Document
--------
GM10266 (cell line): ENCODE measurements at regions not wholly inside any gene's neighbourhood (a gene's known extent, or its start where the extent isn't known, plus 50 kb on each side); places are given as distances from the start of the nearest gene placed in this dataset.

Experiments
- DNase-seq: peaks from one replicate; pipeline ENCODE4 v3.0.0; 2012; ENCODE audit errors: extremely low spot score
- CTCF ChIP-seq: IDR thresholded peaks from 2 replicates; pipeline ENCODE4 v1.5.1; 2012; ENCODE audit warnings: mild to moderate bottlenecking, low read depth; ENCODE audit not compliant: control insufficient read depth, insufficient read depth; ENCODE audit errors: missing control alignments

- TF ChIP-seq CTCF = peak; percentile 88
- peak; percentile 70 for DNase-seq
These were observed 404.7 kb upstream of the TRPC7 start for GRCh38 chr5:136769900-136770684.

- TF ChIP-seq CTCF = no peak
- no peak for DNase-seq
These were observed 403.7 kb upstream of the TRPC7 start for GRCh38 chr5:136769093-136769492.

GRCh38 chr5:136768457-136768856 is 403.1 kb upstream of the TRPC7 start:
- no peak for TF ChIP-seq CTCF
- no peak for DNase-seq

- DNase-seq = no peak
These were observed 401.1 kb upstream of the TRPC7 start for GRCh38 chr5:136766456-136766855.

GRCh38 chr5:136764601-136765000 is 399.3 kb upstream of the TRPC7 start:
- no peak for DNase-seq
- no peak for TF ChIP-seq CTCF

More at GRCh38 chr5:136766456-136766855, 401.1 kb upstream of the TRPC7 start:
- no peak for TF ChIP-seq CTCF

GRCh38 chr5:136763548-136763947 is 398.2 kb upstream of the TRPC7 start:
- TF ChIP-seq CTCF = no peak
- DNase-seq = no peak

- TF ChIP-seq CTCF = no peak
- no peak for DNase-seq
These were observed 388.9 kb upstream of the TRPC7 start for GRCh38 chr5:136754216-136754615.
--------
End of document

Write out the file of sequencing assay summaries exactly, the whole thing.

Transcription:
GM10266 (cell line): ENCODE measurements at regions not wholly inside any gene's neighbourhood (a gene's known extent, or its start where the extent isn't known, plus 50 kb on each side); places are given as distances from the start of the nearest gene placed in this dataset.

Experiments
- DNase-seq: peaks from one replicate; pipeline ENCODE4 v3.0.0; 2012; ENCODE audit errors: extremely low spot score
- CTCF ChIP-seq: IDR thresholded peaks from 2 replicates; pipeline ENCODE4 v1.5.1; 2012; ENCODE audit warnings: mild to moderate bottlenecking, low read depth; ENCODE audit not compliant: control insufficient read depth, insufficient read depth; ENCODE audit errors: missing control alignments

- TF ChIP-seq CTCF = peak; percentile 88
- peak; percentile 70 for DNase-seq
These were observed 404.7 kb upstream of the TRPC7 start for GRCh38 chr5:136769900-136770684.

- TF ChIP-seq CTCF = no peak
- no peak for DNase-seq
These were observed 403.7 kb upstream of the TRPC7 start for GRCh38 chr5:136769093-136769492.

GRCh38 chr5:136768457-136768856 is 403.1 kb upstream of the TRPC7 start:
- no peak for TF ChIP-seq CTCF
- no peak for DNase-seq

- DNase-seq = no peak
These were observed 401.1 kb upstream of the TRPC7 start for GRCh38 chr5:136766456-136766855.

GRCh38 chr5:136764601-136765000 is 399.3 kb upstream of the TRPC7 start:
- no peak for DNase-seq
- no peak for TF ChIP-seq CTCF

More at GRCh38 chr5:136766456-136766855, 401.1 kb upstream of the TRPC7 start:
- no peak for TF ChIP-seq CTCF

GRCh38 chr5:136763548-136763947 is 398.2 kb upstream of the TRPC7 start:
- TF ChIP-seq CTCF = no peak
- DNase-seq = no peak

- TF ChIP-seq CTCF = no peak
- no peak for DNase-seq
These were observed 388.9 kb upstream of the TRPC7 start for GRCh38 chr5:136754216-136754615.